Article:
Credit bureaus use the term "delinquent" to describe bills that are 90 days passed due. I've never been a fan of that term. It seems too playful, like it's describing a child who is being naughty and deserves some time in the corner. It implies that the delinquent account is held by someone who snickers at their credit card bills.
That may be the case for some of the delinquent accounts out there, but I suspect the reality is much more desperate and distressing. A delinquent account is more likely the result of heavy debt loads coupled with a sudden and prolonged loss of income. Plenty of us have debt -- maybe too much debt -- but Canadians are pretty good at making at least the monthly minimum payments and delinquency rates are typically low.
That's not the trend in Alberta.
After years of low delinquency rates, lower than the national average, TransUnion recently released numbers showing that Albertan delinquency rates are now higher than the national average. The high levels of consumer debt in Alberta were always kept in check by the ability to pay it back, but now it seems that the oil collapse has rumbled its way through the Wild Rose County and is putting the squeeze on Albertans and their bills.
Dominoes have been falling
We all feared that low oil prices and the resulting layoffs would put a tremendous squeeze on over-indebted Albertans. More and more people are seeking employment insurance benefits -- the number jumped by 9.1 per cent from August to September, by far the biggest increase in Canada. EI benefits are a help but they are a drop in the bucket when you have to service debts as large as those carried by the average Albertan.
According to TransUnion, the average Canadian owes $21,028 in non-mortgage debt, while the average Calgarian owes $27,945. To put that into perspective, the average Montrealer owes $15,333.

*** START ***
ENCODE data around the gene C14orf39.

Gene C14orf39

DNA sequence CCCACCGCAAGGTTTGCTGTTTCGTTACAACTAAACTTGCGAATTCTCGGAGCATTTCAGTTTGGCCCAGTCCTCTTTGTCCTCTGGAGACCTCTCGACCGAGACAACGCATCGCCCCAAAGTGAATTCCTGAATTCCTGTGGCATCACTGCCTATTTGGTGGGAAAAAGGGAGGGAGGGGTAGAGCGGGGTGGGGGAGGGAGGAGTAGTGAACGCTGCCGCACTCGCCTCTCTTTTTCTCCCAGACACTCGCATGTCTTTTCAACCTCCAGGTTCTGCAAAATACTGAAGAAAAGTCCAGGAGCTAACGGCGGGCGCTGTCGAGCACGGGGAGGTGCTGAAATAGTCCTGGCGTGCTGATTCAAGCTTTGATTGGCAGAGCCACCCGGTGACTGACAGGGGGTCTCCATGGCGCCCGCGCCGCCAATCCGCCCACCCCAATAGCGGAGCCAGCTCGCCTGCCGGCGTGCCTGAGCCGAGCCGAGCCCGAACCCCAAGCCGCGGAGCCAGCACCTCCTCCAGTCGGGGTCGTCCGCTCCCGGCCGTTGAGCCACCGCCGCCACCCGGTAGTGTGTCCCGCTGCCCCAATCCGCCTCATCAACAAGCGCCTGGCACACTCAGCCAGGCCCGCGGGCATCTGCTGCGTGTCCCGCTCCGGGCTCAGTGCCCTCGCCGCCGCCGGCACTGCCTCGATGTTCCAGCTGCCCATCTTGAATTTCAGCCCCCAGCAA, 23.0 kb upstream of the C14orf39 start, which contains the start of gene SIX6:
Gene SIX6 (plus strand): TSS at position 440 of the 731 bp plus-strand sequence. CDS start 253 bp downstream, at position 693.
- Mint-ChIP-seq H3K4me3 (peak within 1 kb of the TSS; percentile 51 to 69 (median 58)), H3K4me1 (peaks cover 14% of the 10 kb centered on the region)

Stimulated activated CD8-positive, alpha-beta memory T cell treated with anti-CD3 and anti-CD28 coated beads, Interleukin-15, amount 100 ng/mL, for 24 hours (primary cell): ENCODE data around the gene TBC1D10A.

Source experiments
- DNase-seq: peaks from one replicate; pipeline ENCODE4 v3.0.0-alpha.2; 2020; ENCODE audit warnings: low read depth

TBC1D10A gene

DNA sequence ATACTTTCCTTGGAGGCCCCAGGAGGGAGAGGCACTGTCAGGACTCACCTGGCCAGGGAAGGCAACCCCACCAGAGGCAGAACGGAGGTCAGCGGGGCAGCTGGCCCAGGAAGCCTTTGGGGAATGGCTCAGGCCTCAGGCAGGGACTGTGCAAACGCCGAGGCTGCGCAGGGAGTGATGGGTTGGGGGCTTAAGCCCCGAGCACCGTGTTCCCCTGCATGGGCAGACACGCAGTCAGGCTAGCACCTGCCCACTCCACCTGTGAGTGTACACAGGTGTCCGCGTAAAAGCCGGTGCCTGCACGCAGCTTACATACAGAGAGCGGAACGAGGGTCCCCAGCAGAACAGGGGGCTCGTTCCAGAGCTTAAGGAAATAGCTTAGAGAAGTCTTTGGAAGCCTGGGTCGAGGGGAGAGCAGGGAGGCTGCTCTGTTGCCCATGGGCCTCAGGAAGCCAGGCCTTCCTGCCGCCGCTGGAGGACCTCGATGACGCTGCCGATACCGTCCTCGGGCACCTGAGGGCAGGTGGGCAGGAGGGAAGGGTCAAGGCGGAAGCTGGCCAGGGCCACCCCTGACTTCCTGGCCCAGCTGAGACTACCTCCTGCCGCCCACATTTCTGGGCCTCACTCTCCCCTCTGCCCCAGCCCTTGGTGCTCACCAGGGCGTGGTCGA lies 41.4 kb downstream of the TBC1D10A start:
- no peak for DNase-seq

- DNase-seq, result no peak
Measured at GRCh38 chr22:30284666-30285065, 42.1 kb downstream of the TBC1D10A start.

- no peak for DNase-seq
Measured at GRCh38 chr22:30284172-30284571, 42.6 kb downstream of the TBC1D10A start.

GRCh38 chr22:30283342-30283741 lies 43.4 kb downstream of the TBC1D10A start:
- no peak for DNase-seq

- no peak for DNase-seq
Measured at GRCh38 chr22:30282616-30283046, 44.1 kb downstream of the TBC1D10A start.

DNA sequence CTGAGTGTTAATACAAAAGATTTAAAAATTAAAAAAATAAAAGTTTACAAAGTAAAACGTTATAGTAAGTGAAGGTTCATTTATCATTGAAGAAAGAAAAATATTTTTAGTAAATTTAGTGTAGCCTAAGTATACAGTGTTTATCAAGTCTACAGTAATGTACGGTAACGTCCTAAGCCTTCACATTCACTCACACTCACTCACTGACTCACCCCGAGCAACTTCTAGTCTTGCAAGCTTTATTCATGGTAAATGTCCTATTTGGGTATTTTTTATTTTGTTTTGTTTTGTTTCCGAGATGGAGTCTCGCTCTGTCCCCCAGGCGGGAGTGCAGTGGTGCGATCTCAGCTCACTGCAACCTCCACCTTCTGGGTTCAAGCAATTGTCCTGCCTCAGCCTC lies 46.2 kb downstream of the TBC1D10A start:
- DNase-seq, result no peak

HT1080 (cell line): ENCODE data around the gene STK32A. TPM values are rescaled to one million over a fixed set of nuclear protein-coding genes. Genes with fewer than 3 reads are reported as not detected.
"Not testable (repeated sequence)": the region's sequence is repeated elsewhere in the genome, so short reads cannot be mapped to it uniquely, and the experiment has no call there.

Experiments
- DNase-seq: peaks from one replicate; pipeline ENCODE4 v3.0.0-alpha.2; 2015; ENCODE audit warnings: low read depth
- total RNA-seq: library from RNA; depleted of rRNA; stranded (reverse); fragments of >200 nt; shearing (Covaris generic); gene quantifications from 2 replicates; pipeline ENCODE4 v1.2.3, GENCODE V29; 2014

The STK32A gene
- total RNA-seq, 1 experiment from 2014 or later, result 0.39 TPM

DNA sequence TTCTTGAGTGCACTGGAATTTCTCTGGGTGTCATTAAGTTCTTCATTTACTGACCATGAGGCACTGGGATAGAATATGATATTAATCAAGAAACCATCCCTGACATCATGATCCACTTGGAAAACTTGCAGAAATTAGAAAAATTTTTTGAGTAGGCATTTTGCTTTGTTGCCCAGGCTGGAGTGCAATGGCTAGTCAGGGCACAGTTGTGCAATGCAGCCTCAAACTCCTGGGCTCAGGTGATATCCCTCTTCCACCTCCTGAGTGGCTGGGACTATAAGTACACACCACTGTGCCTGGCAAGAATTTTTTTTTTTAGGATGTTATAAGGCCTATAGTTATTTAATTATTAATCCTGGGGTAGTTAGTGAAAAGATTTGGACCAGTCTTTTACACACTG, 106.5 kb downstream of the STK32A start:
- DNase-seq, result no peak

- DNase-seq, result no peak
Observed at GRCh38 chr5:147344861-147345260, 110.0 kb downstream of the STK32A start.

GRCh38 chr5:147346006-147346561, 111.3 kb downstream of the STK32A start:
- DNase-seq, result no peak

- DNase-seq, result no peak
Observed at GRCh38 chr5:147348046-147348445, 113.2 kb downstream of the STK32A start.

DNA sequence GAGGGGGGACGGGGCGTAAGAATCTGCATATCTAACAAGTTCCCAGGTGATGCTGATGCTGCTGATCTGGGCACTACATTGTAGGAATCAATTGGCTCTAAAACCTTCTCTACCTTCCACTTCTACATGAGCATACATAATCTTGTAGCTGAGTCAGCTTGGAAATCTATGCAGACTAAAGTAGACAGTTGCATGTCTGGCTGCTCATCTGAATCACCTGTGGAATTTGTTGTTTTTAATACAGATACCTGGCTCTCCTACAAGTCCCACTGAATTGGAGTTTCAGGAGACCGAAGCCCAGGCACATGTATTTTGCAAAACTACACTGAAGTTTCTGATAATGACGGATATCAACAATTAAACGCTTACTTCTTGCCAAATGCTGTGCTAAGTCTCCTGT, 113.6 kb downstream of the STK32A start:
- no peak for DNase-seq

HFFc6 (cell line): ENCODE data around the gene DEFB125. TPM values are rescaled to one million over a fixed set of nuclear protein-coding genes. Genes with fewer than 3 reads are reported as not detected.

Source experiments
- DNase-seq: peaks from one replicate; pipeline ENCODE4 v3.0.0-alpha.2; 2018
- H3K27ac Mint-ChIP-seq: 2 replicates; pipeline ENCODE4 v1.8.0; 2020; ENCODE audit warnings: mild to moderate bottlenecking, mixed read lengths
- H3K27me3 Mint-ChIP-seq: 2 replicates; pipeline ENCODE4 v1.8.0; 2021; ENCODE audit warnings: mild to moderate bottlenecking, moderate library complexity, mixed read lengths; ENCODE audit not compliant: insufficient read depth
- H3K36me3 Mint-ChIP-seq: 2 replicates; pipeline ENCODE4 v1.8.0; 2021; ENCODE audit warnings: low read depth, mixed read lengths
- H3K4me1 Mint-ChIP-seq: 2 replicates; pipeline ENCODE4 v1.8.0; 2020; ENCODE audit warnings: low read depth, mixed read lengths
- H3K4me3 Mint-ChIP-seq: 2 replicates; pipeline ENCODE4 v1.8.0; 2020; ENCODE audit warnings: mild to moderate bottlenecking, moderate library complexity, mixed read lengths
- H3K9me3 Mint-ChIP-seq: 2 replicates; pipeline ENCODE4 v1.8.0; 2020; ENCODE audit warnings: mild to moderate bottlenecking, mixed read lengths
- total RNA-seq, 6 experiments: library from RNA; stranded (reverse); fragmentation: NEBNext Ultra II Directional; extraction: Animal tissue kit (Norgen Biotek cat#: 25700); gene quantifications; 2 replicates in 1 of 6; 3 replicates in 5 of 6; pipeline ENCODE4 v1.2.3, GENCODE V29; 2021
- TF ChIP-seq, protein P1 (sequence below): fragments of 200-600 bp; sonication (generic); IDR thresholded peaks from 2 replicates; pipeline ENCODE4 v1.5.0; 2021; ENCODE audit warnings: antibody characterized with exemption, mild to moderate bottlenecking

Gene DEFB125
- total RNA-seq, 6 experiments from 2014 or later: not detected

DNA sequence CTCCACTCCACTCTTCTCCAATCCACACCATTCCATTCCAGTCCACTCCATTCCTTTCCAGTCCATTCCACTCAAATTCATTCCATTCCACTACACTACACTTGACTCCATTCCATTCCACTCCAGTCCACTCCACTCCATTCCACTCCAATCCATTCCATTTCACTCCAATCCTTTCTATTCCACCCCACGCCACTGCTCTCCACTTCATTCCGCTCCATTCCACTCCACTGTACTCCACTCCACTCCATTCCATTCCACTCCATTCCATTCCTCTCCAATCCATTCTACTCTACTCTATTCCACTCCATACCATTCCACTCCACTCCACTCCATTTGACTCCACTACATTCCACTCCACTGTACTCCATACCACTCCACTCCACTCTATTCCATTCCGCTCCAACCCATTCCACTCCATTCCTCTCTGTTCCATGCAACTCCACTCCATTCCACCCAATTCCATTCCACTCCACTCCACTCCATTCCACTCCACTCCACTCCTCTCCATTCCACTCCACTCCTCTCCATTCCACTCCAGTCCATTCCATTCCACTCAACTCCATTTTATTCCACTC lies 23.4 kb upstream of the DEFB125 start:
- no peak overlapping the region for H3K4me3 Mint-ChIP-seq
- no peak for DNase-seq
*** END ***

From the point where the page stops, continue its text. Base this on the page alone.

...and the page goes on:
You may be able to rely on savings and credit cards to bridge the gap during unemployment, but not if the gap is too big (or too deep). The fact that 90-day delinquencies are on the rise in Alberta means one thing -- for many, the well has now run dry.
If you're an Albertan and you are still getting a paycheque, it's time to make immediate moves toward safe-guarding yourself. That means a total overhaul of your spending. Half of Albertans are living paycheque-to-paycheque -- a very risky lifestyle with layoffs abound. You need to cut back on discretionary spending (the age-old test of determining wants and needs is a good way to start), and start building an emergency fund that can sustain you and your family for three to six months. All the while, you need to make sure you are doing your best to eliminate high-interest credit card debt. At this time and always it's good idea to make sure you are using your money in an efficient manner. That means paying down high interest debt and sticking to a budget.
If you have been handed your layoff notice, there are a few things you can do to mitigate the financial damage and stop the dominoes from falling:
• Drill into your budget. It is more important than ever to make and follow a budget. Every dollar needs to be scrutinized -- this is not a time for reckless spending.
• Talk to your creditors. Call your creditors right away and explain what has happened. They will be more likely to negotiate your situation if you're upfront with them before your bills become delinquent.
• Downsize. Maybe you bought too many "toys" when the going was good. Get rid of those bills and free up some cash by selling that ATV or motorcycle.
• Seek help. There are professionals out there who are trained to help you fix your budget and manage your debt. If you're struggling, you should reach out to a non-profit credit counsellor.
Make hay while the sun shines
Of course, unemployment affects Canadians from coast-to-coast, as does illness, divorce, and all of the other financial calamities that can come out of nowhere. The trouble in Alberta shows that anyone can be financially vulnerable, and it should serve as a healthy warning to pay down debt and build savings while you can.
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